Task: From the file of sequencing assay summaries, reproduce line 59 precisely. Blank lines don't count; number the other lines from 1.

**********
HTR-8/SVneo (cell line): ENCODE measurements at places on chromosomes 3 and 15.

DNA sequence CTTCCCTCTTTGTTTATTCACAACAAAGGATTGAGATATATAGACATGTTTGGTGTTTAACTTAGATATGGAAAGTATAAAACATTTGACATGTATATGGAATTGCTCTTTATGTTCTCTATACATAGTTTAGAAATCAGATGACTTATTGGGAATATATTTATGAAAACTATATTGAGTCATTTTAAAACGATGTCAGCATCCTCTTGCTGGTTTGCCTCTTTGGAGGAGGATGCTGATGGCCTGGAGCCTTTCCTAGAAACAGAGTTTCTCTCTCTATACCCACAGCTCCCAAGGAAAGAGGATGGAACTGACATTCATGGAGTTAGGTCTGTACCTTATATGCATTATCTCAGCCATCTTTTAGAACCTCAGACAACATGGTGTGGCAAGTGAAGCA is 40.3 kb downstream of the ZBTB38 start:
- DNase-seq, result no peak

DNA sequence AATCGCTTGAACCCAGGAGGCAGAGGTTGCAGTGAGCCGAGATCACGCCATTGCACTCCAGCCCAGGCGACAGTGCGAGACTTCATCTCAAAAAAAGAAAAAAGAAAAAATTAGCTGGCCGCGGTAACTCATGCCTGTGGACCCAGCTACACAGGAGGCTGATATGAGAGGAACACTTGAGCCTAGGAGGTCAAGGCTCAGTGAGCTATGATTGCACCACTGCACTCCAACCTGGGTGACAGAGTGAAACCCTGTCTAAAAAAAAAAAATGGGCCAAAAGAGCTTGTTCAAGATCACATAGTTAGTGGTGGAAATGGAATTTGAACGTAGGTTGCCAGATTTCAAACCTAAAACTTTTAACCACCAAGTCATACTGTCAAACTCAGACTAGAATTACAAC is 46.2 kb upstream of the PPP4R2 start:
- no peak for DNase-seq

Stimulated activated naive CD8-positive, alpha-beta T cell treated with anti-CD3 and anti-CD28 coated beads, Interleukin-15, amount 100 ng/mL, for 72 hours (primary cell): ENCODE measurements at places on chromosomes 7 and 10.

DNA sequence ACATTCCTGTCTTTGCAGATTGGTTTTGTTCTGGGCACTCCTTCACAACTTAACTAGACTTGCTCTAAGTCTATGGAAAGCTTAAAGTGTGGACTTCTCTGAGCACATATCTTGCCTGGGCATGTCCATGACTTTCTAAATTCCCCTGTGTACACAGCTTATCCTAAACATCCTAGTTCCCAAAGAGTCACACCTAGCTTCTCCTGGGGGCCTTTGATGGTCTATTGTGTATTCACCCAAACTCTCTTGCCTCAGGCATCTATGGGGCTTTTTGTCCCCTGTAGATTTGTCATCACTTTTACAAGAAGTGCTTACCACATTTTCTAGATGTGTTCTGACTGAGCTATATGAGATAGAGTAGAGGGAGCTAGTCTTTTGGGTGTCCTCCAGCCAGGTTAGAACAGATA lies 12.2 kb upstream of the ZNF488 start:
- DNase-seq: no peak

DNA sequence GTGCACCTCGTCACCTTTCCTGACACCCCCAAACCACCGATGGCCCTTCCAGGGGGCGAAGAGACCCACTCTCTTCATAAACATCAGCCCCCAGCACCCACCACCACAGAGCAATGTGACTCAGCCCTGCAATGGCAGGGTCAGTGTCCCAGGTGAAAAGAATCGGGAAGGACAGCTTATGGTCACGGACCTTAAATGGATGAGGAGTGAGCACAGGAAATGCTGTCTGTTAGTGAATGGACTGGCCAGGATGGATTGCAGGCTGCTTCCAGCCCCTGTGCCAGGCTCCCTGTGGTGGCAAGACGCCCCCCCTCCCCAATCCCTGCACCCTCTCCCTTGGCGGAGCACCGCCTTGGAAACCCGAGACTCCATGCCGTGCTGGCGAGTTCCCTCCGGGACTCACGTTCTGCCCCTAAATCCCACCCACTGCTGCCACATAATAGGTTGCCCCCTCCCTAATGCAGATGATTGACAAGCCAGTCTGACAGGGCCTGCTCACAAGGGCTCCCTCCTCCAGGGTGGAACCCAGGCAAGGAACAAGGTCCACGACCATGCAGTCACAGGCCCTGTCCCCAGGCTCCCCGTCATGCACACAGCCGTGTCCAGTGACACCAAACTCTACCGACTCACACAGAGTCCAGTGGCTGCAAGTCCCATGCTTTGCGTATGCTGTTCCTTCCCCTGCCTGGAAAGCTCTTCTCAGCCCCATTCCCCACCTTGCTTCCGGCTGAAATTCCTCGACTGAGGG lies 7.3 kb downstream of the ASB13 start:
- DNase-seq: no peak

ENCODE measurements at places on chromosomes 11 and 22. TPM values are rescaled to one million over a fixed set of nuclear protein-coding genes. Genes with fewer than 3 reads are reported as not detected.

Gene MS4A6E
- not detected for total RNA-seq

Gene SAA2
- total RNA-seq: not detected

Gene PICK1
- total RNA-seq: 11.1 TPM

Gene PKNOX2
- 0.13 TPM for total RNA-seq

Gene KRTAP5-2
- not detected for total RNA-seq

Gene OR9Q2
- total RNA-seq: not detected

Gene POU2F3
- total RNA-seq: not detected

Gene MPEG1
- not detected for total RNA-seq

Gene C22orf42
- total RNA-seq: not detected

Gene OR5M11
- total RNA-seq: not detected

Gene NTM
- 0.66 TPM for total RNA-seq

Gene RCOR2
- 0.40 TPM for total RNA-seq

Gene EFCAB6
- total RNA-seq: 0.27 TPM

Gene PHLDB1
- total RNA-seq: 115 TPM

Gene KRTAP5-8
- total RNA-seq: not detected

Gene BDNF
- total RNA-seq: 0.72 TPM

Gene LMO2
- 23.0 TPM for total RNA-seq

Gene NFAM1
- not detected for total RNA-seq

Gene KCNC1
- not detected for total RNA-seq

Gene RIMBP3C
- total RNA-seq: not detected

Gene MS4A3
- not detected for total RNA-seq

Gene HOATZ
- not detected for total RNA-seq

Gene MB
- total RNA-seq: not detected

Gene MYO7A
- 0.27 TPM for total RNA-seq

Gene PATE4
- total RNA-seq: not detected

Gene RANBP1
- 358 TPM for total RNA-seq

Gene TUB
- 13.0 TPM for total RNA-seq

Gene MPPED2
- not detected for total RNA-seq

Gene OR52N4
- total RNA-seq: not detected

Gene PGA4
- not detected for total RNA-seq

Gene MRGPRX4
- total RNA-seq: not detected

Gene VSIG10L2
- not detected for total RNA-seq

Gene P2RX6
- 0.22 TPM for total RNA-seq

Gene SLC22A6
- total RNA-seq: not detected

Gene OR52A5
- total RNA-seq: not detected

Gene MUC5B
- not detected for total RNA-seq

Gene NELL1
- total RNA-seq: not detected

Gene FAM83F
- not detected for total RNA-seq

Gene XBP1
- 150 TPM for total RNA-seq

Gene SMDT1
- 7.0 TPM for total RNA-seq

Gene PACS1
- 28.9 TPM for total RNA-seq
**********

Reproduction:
- 0.27 TPM for total RNA-seq